By Sheena Barnett/NEMS Daily Journal
TUPELO – The blues may be dominated by black men, but this weekend, the blues will be redefined by a black woman and a white man.
The pair in question? Glenis Redmond, a renowned poet, educator and performer, and Scott Ainslie, a blues guitarist and historian. Poetry and spoken word will mix with music for a special performance called “Southern Voices: Black, White and Blues.”
“Glenis and I have been working together, gosh, for eight or nine years,” Ainslie said in a phone interview from his home in Vermont. “We’re both capable of doing shows alone, but together it gets emotionally deep in a hurry.”
Nothing is set in stone for the shows, although they generally have an idea about where the show will go.
“We have some pieces we rehearse, but we also riff off of each other as well. As Scott traverses the territory in song, normally singing songs from the black male perspective, I stride on the landscape from a personal woman perspective,” Redmond said. “It creates both tension and harmony. Ultimately we meet in the middle.”
Ainslie said the show will be uplifting.
“It’s a celebration of life. It’s not about how hard it is. The blues are beautiful. It’s a music of survivors. I’ve always said that, no matter what they’ve done to you, if you can get up in the morning and sing, you win,” he said.
Both performers have ties to the South and spoke of a love for the Southern voice.
“It is musical and lyrical in the best kind of way. Southerners are natural born poets,” Redmond said.
Ainslie said he loves the way Southerners tell a tale.
“One of the things I like about the South is its long tradition of what I call slow storytelling,” he said. “You just glory in not getting to the end of the story, but in the telling of it.”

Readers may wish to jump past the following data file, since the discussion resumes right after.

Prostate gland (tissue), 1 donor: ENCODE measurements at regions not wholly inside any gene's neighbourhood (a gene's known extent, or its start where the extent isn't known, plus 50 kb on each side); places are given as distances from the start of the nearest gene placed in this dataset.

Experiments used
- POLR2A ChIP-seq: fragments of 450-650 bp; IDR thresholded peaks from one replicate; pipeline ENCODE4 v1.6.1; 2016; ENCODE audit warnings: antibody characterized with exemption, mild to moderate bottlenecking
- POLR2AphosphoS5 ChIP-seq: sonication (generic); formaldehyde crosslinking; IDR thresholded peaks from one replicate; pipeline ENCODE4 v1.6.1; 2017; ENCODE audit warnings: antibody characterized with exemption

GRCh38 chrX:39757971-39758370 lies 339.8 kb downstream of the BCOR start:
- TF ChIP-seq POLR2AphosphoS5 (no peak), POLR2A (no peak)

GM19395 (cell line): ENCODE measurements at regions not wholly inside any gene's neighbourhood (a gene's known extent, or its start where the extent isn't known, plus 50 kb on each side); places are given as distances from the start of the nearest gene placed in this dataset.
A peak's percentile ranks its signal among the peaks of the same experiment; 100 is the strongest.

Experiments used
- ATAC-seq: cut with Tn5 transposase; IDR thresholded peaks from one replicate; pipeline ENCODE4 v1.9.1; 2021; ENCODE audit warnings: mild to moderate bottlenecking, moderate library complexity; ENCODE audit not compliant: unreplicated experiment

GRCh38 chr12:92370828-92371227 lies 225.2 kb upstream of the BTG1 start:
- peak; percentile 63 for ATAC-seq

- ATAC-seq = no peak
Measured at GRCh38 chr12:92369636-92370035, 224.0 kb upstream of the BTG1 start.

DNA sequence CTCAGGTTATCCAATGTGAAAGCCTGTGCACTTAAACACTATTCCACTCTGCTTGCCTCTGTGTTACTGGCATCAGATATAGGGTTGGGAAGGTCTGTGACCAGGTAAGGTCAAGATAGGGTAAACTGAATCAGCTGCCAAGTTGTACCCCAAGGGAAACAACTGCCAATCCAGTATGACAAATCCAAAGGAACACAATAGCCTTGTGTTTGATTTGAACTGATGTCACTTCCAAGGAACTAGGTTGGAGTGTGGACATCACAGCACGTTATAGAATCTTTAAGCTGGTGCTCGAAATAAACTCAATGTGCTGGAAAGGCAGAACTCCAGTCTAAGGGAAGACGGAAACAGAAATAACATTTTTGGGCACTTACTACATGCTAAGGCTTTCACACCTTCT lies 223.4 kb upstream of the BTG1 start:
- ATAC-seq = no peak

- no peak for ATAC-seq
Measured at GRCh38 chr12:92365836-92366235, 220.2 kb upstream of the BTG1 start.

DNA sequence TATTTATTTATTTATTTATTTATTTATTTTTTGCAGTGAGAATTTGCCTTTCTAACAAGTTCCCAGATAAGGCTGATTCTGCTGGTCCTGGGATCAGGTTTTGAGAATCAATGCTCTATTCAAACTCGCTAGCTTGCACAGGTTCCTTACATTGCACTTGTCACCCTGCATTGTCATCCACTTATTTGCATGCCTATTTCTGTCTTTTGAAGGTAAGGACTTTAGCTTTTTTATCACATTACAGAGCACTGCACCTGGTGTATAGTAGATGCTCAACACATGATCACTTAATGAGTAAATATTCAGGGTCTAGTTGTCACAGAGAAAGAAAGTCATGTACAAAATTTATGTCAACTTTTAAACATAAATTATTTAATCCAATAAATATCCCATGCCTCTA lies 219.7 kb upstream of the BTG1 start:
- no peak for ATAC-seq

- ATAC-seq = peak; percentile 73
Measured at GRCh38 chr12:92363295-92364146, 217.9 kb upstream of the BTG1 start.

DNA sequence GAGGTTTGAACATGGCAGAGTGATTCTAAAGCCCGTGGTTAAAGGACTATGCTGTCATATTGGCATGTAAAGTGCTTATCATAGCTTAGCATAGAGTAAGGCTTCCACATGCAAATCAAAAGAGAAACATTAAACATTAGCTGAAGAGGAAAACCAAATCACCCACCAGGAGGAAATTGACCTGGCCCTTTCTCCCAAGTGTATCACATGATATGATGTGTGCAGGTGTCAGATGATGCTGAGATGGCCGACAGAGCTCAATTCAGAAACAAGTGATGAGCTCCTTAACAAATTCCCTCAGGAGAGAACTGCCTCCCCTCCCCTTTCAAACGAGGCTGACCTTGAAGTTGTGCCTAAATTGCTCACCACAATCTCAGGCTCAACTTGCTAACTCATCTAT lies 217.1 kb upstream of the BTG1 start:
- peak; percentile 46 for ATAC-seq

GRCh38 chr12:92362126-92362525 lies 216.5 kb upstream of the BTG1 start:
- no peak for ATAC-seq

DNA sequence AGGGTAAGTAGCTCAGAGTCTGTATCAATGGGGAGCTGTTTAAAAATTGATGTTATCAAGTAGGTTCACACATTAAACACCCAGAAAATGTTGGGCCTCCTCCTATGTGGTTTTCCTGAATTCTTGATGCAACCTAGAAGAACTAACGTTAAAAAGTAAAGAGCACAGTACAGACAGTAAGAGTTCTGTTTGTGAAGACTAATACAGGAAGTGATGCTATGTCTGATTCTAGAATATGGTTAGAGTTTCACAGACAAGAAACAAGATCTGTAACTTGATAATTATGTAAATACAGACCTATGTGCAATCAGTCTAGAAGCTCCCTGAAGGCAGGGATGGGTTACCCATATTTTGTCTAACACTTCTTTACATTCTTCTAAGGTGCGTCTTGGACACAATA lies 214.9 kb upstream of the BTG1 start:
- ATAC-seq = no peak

Prior to Friday night’s concert, the pair will be a part of several workshops in town, separately.
Ainslie will be working with the Tupelo High School Choir and Diversity Choir, as well as with teachers.
Redmond’s workshops will be with writers, as well as one at the Lee County Library.
“They can come and be inspired to bring the poet within out,” she said. “They will surprise themselves with the stories they have to tell.”
Both promised an inspiring night of music and poetry on Friday.
“It’s always powerful, and always really emotional,” Ainslie said. “We’ll leave people glad to be human beings.”
“Come experience poetry, music and soul. Be ready to be surprised, intrigued and uplifted,” she said. “It’s a lot like church, or at least the church I went to as a child, a lot of clapping and verbal affirmations such as ‘amen’ and ‘tell it.’”
Contact Sheena Barnett at firstname.lastname@example.org or (662) 678-1580.